Black Monday: Random thoughts of a spectator II

Another Monday, another crash.

The biggest challenge being faced by the world economic order is the perception that this crisis was caused by capitalism run amok. Today German Bundeskanzlerin Angela Merkel told the press (D) that what is needed is a state, ready and able to act, that has to assure what irresponsible bankers the world over have wreaked, or in the original German:
ein handlungsf√§higer Staat das zu sichern sucht, was unverantwortliche Banker √ľberall auf der Welt angerichtet haben
It is the biggest bait 'n switch since the left convinced the world that Hitlers Nazis and Mussolinis fascists were right-wing reactionary movements. Much as these ideologies, that wreaked so much havoc on the world, were a product of and founded on principles firmly embedded in statist socialism, so is the current crisis a result of the state (and by that I mean left-wing envy and misguided views on what is and what is not fair) interfering with the workings of a good functioning market, using it as a means to and end the market was never designed for.

While financial rocket scientists and the financial world at large bare some of the responsibility for the current crisis, we must never forget that it was state intervention in the market that was the prime mover in all of this. Diana West explains it succinctly in her piece on Townhall: Social engineering derailed our economy.
Not "enough" minorities owned homes, the social engineers decided, because not "enough" minorities were eligible for mortgages, the social engineers concluded. Therefore, in the bean-counting name of what "should" be, the social engineers effectively junked all bottom-line, non-racial markers of mortgage eligibility, from steady employment and clean credit to the all-important down payment, that banks have traditionally relied on to determine the difference between a good and a bad credit risk. This paved the way for increasingly unconventional "sub prime" loans for all (including rubber-check-writing deadbeats, speculators and novices-in-over-their-heads of all races). The social engineers claimed victory for what they called "affordable housing" -- which also paradoxically created a vast market of extremely unaffordable housing -- but it was just a house of cards!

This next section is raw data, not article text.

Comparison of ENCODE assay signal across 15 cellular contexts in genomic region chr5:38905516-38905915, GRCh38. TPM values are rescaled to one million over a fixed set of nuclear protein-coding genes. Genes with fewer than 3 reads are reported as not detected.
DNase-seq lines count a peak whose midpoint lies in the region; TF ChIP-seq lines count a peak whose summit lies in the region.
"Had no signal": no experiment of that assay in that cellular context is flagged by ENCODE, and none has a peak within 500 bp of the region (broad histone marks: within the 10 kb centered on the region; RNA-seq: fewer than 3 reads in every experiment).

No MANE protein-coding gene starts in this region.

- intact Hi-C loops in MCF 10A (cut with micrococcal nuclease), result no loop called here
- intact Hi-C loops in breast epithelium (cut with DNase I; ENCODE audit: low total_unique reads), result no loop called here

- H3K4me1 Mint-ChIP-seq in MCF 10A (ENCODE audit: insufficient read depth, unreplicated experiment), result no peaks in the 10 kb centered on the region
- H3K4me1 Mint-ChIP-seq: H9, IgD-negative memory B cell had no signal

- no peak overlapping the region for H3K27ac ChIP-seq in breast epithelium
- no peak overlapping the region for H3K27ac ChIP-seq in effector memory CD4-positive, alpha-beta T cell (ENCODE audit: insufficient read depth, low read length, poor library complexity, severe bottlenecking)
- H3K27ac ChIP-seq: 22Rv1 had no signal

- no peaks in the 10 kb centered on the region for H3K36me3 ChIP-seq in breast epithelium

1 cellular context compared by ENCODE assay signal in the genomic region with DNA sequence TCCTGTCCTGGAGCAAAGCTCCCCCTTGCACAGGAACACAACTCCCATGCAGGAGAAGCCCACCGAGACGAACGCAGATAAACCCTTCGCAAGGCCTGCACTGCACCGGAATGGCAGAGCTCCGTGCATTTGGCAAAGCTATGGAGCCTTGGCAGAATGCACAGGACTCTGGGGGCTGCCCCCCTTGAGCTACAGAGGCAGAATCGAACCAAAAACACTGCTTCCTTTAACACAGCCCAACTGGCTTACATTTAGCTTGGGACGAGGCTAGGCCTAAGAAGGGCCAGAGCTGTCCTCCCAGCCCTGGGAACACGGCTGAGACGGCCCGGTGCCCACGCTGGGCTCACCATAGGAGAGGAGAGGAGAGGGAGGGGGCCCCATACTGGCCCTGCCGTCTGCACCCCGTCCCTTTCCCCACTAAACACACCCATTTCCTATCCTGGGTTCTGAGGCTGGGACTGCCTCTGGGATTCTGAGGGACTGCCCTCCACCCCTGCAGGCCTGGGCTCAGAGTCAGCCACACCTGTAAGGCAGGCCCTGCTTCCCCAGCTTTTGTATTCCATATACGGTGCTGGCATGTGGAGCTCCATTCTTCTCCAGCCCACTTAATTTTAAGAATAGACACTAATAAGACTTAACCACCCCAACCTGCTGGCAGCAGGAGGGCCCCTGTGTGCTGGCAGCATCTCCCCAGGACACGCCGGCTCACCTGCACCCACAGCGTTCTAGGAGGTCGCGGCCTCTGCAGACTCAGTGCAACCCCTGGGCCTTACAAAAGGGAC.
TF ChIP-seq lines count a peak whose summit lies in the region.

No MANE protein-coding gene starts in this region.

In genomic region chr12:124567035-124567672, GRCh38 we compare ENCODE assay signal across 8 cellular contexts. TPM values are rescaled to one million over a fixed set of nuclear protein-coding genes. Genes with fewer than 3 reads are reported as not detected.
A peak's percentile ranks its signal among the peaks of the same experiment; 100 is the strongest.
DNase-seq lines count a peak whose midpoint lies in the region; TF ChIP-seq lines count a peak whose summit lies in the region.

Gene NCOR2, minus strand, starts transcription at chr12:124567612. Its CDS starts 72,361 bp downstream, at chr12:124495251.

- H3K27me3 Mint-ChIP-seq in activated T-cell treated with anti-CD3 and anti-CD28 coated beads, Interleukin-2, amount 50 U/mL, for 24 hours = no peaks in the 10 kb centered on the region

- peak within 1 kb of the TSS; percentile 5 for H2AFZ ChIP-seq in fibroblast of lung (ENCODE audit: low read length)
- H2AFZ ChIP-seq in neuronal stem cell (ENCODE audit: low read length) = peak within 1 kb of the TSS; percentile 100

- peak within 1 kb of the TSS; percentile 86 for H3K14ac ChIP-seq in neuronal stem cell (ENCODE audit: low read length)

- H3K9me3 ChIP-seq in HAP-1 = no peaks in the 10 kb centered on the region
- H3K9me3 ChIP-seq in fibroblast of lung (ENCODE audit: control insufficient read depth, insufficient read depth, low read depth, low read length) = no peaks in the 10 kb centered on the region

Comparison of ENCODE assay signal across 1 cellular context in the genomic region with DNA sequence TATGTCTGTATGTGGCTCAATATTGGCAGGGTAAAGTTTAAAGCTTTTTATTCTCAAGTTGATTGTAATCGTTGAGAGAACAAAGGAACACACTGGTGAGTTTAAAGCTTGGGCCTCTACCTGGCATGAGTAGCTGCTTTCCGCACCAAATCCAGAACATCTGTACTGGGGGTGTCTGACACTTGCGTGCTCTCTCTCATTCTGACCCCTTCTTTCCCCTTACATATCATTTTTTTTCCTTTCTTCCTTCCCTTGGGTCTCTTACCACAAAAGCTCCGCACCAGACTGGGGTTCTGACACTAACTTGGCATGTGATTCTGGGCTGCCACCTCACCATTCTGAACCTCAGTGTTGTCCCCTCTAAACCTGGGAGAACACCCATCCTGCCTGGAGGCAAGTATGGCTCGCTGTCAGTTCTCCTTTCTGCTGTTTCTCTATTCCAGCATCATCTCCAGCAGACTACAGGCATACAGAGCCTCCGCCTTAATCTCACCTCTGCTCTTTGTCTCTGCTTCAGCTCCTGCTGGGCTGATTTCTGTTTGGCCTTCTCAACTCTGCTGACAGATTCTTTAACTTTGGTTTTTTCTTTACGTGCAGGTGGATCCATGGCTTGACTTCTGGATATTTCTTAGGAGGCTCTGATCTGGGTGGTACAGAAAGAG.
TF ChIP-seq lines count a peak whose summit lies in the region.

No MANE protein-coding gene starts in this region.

The real estate bubble popped, the bad loans came crashing down, and the world markets came tumbling after.
Roger Kimball, over on Pajamas sums up the bottom line:

The bottom line?

  • The mortgage market as an instrument of socialist economic redress, i.e., the redistribution of wealth come hell or high water.
  • Irresponsible lending as the law of the land, the people and their wishes be damned.

The distant rumble you hear is the sound of burgeoning democratic anger preparing to expel the smirking, incompetent toadies who orchestrated and presided over this catastrophe. Will it achieve critical mass by November 4? It is too early to say. But the longer the rumble proceeds without action, the angrier the people will be.

Whether that 'burgeoning democratic anger' will ever materialize on these shores remains to be seen. As we speak the EU finance ministers are gathering in Luxembourg, planning the final EUnion take-over of the entire economy. EU Referendum is not optimistic about the outcome:
Right! That should solve the crisis. We can all go home now and sleep safely in our beds … having sold the sheets and pillows and let the bailiffs in to repossess the house.
Without a doubt, the outcome will be something along the lines of a forceful condemnation of 'cowboy capitalism' and a raft of measures that will do nothing to alleviate the crisis, but will give the EUnion the means to exert more control over important sectors of Europes economy. And thus we may find ourselves within a few months severely impoverished, both monetary and in terms of personal responsibility and freedom, by a monstrous system that, much like the boogie-man, feeds on the fear and misery of the population to strengthen itself. For in the eyes of the dedicated EUrocrat that is the only thing that matters: EUnion power.

[UPDATE001] From Davids Medienkritik:
"Fact is, European Banks are even more highly leveraged than US banks, and many still have political appointees on their Boards (yes folks, people more venal and incompetent than Wall Street bankers DO exist, but in the US they generally are kept under control by being confined to Congress. In Europe they get to play with banks and industry too). That's why Europe is in trouble."
Ain't that the truth...

[UPDATE002] Finally McCain goes on the offensive with regard to the real causes of this crisis. Via Michelle, McCain on Obama:
Senator Obama was silent on the regulation of Fannie Mae and Freddie Mac, and his Democratic allies in Congress opposed every effort to rein them in. As recently as September of last year he said that subprime loans had been, quote, “a good idea.” Well, Senator Obama, that “good idea” has now plunged this country into the worst financial crisis since the Great Depression.
The truth will out...

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